It is important to first evaluate your garden for any weaknesses or entry points that squirrels might be able to use to access it. Make sure gates and fences are secure, as this may be one of the main ways that squirrels can get in. Examine all nearby trees, branches and powerlines; trim back overhanging vegetation or remove structures (birdhouses, etc.) that could allow them easy access into the garden. Double check that sheds, garages, greenhouses, and other out-buildings have been secured properly; pay attention to the condition of vents or exhaust pipes since these can provide potential entry points too. Finally, make a mental map of possible entry points and include scenarios like burrowing below fencing or strong winds blowing open a gate. After identifying any areas of concern, you can work on implementing measures to successfully keep squirrels out of your garden.

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Tactics To Implement to Keep Squirrels Out of Vegetable Gardens

1. Create a physical barrier: Put up fences made from chicken wire, hardware cloth, or small-mesh plastic fencing around your garden. To make the barrier more effective, install it at least two feet high and bury a few inches of the fencing below the soil level to keep squirrels from digging beneath it. You may also want to place some branches alongside the fence to increase its height or add a hot wire of electric current to create an uncomfortable experience for any squirrel that attempts to breach it.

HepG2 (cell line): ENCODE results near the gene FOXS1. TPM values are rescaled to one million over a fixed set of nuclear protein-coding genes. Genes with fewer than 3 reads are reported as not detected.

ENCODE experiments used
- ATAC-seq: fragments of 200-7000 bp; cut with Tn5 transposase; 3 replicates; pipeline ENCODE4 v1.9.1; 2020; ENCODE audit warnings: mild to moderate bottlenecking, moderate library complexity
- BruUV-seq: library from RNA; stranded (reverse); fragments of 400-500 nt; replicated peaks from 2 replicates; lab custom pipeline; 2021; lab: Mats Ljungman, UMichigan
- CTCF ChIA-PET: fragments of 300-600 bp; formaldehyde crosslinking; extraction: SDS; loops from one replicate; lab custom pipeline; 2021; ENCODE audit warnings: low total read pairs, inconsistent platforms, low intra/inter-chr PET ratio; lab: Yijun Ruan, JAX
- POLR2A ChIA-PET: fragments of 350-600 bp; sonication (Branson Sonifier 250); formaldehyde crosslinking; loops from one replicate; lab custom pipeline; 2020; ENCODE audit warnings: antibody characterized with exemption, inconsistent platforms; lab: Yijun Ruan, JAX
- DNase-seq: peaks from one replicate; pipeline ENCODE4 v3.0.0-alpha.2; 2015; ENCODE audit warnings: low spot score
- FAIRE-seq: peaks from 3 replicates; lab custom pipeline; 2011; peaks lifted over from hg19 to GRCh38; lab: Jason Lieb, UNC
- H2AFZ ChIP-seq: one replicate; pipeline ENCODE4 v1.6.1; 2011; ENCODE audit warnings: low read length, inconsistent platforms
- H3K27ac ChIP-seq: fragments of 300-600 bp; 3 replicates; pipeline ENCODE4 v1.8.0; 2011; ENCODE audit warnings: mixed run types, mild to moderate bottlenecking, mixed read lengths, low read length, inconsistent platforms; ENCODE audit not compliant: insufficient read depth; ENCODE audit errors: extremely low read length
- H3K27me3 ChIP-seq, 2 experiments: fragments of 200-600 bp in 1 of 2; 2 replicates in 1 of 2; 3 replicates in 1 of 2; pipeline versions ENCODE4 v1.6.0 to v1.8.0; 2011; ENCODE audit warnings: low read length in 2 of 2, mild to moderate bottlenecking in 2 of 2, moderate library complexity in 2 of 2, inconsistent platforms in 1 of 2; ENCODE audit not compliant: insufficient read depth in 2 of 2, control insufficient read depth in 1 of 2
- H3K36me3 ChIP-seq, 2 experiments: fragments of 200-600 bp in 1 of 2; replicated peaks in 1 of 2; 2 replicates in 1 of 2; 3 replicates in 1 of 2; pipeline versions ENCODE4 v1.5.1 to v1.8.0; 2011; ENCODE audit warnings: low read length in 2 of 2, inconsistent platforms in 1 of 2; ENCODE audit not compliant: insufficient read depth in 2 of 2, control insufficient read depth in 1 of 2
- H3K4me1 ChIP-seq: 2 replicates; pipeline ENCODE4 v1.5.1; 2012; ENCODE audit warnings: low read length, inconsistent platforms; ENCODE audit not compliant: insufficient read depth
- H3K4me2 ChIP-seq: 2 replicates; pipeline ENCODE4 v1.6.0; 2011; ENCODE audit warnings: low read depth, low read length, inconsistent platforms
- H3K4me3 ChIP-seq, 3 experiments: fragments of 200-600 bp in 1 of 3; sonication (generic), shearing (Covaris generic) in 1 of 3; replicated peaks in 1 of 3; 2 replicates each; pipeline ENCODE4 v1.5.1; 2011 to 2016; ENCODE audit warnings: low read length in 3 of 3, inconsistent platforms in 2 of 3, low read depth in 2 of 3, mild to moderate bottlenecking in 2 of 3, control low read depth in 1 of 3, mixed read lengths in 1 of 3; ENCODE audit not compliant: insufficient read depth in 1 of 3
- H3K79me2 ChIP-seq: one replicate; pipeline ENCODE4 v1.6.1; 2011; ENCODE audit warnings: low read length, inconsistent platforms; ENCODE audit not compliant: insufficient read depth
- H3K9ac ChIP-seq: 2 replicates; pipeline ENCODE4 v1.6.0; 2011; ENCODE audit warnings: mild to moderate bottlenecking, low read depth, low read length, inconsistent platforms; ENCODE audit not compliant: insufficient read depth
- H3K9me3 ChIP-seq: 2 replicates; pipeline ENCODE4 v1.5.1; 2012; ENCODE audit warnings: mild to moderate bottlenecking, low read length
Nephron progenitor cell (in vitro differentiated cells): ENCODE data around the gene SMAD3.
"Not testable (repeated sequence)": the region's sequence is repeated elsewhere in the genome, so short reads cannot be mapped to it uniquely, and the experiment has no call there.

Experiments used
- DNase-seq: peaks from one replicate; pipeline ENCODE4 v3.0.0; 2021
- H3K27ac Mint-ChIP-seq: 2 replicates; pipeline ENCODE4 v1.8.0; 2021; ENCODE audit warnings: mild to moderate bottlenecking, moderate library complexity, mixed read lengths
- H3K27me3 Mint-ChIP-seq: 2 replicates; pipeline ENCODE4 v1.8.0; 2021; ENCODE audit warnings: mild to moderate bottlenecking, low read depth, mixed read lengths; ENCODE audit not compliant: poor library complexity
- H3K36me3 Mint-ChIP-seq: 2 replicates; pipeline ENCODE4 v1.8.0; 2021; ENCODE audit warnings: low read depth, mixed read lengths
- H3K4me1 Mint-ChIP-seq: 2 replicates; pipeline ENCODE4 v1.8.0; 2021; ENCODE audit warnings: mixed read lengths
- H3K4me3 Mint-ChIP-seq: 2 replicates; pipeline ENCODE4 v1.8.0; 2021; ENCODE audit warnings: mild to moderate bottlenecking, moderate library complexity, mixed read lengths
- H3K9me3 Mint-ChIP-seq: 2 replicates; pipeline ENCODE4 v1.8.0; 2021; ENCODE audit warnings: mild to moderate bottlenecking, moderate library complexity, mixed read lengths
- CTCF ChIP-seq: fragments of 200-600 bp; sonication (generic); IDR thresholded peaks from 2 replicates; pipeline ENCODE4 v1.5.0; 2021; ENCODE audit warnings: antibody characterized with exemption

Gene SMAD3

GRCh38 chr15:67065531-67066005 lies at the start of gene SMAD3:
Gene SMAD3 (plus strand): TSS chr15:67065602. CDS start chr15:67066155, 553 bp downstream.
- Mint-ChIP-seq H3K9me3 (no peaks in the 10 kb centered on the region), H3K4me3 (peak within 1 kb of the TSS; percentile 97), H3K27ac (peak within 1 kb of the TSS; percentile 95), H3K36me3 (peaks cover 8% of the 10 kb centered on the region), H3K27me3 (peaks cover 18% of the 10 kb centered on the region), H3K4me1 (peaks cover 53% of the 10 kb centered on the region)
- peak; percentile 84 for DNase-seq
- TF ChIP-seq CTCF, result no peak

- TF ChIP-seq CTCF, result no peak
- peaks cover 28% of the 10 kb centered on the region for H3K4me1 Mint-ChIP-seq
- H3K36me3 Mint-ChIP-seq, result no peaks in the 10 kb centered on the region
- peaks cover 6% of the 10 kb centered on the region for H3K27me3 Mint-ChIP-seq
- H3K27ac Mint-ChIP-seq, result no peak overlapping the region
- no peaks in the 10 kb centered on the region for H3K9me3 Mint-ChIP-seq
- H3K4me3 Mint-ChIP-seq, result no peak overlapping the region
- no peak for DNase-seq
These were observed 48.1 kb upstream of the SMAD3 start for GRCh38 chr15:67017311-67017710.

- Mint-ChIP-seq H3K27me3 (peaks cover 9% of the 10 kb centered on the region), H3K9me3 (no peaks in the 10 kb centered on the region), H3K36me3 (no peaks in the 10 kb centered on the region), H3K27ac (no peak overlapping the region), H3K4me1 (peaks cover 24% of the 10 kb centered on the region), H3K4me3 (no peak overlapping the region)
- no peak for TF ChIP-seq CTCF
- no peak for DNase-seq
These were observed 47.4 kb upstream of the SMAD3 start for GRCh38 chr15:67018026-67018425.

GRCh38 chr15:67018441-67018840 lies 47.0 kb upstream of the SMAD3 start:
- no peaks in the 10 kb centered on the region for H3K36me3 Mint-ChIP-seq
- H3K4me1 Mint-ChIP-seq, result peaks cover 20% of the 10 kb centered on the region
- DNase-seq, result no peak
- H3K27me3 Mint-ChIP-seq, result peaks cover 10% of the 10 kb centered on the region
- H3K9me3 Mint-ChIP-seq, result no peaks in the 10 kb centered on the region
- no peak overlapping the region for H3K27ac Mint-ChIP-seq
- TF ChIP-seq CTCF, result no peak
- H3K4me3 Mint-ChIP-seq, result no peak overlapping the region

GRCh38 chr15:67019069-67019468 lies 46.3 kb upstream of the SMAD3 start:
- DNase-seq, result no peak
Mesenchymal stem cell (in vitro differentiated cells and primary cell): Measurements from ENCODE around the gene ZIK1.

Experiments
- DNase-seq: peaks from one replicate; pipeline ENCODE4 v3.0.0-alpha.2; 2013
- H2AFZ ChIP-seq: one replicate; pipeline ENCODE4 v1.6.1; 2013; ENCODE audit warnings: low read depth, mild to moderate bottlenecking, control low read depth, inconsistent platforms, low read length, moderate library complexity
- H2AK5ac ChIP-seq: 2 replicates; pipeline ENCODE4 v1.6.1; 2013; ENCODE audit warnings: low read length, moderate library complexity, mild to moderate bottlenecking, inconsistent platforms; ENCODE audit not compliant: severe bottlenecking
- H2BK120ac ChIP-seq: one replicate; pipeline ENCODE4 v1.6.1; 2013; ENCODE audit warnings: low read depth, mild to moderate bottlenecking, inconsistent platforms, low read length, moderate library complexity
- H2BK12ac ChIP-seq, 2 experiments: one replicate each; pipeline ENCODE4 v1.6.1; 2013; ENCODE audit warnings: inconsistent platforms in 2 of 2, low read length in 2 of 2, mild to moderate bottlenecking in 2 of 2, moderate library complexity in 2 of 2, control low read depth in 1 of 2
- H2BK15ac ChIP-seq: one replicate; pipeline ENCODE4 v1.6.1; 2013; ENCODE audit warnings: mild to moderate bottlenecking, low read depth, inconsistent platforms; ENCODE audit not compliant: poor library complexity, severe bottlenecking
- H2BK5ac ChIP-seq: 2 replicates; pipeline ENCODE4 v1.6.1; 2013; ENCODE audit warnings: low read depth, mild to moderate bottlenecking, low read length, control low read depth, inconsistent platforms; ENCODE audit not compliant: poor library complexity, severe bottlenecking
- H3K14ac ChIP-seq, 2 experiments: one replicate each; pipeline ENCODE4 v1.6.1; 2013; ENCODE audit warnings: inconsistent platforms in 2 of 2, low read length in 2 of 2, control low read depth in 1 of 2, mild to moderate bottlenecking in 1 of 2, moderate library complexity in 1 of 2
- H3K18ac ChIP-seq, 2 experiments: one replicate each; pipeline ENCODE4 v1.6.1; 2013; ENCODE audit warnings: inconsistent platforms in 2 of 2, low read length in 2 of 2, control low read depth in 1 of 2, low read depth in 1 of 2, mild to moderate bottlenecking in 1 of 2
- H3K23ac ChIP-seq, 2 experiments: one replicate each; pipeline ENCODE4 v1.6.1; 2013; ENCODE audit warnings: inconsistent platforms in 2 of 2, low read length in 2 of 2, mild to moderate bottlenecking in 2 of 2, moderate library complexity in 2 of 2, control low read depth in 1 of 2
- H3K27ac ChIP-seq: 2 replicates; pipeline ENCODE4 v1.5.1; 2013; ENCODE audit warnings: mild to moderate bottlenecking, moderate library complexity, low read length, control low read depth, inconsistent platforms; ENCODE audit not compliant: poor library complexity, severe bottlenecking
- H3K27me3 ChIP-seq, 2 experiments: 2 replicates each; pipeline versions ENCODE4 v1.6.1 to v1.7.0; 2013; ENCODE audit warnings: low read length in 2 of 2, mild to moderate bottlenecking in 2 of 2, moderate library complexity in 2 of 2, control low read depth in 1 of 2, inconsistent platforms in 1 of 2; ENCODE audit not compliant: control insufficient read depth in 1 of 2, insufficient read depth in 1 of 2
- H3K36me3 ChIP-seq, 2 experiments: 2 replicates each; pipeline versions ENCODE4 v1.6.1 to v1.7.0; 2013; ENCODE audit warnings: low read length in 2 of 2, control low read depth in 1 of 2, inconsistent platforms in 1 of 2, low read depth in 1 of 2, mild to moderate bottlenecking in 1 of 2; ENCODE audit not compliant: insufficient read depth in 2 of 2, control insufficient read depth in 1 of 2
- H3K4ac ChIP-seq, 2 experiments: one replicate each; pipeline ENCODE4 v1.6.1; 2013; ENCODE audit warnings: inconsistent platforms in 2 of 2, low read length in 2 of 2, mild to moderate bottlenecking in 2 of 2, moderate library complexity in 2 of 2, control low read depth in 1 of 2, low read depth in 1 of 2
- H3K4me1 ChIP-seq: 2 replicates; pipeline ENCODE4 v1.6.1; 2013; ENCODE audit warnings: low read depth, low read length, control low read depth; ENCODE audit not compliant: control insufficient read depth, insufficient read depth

2. Use deterrent sprays: There are special deterrent products available on the market containing natural ingredients like vinegar, garlic extract and capsaicin-based hot sauce which can be sprayed in and around areas where squirrels have been seen digging or snatching vegetables away. Spraying these products on surfaces that support squirrels’ activities will make them less likely to linger around your garden area.

3. Remove hiding spots: Like other rodents, squirrels feel protected if there are plenty of access points such as trees and shrubs for quick escape if needed in moments of danger. Trimming these vegitable gardens can drastically reduce their use as hideouts; keeping your garden area free from debris such as leaves and twigs will also discourage them from frequent visits.

4. Provide alternatives: Squirrels are always looking for easy sources of food since gathering nuts for sustenance is too much work for them so try providing additional food sources as far away from your garden as possible; nutritious wild bird seed mixes are ideal choices because they provide essential nutrients and energy but can be placed out of reach. This will lure them away from snatching your vegetables by offering an easier meal elsewhere.

Use of Natural Repellants To Discourage Squirrels